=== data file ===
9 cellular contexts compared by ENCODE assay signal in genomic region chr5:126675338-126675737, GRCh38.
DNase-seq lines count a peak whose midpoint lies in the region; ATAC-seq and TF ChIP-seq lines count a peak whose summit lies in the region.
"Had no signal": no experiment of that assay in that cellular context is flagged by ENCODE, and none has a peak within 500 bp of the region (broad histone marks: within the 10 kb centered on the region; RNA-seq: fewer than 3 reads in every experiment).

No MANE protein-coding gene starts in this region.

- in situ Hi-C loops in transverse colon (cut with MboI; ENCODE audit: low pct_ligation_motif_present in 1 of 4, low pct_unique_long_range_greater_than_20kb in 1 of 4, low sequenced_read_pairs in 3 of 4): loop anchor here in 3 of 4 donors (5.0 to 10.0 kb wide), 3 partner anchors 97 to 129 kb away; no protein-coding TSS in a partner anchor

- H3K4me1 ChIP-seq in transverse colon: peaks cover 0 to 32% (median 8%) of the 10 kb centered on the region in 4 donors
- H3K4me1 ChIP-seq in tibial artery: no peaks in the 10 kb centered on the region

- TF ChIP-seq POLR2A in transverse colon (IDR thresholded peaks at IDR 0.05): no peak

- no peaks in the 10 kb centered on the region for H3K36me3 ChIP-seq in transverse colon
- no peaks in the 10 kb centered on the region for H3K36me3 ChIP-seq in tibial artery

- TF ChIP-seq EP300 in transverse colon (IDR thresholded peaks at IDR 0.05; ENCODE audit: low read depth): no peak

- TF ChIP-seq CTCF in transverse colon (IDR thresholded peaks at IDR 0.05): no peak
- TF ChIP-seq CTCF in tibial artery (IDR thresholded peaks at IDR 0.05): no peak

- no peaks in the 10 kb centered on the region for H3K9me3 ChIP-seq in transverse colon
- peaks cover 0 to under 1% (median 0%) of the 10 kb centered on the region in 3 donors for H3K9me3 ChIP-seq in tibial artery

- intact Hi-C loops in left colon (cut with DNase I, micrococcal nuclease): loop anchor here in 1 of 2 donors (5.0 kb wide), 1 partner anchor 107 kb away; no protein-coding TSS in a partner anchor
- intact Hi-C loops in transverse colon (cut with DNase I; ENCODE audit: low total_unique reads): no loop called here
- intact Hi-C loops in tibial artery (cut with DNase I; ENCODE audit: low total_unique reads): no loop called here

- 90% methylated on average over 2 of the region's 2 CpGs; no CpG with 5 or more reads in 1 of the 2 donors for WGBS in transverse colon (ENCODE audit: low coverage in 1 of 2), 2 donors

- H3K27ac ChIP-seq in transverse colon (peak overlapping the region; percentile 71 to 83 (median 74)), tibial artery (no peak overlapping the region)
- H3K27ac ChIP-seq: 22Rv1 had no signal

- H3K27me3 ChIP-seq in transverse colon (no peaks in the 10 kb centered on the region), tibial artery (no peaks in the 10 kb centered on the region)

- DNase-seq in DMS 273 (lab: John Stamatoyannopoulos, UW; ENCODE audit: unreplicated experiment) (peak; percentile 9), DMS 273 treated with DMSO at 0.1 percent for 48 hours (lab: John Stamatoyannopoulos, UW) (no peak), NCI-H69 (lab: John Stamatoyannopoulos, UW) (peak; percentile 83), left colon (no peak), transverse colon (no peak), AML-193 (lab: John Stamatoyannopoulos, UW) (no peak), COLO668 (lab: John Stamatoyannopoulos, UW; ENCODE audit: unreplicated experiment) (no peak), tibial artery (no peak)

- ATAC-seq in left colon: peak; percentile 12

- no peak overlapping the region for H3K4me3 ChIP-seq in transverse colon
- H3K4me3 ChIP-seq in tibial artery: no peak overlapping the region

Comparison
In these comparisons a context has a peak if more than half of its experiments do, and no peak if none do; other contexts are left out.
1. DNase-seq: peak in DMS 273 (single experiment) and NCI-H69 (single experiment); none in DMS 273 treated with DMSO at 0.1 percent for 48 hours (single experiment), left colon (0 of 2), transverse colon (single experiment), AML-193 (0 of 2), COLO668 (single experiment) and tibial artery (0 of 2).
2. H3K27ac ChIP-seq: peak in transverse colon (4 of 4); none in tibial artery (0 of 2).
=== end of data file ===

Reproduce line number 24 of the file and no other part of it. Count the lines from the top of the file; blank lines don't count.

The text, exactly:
- ATAC-seq in left colon: peak; percentile 12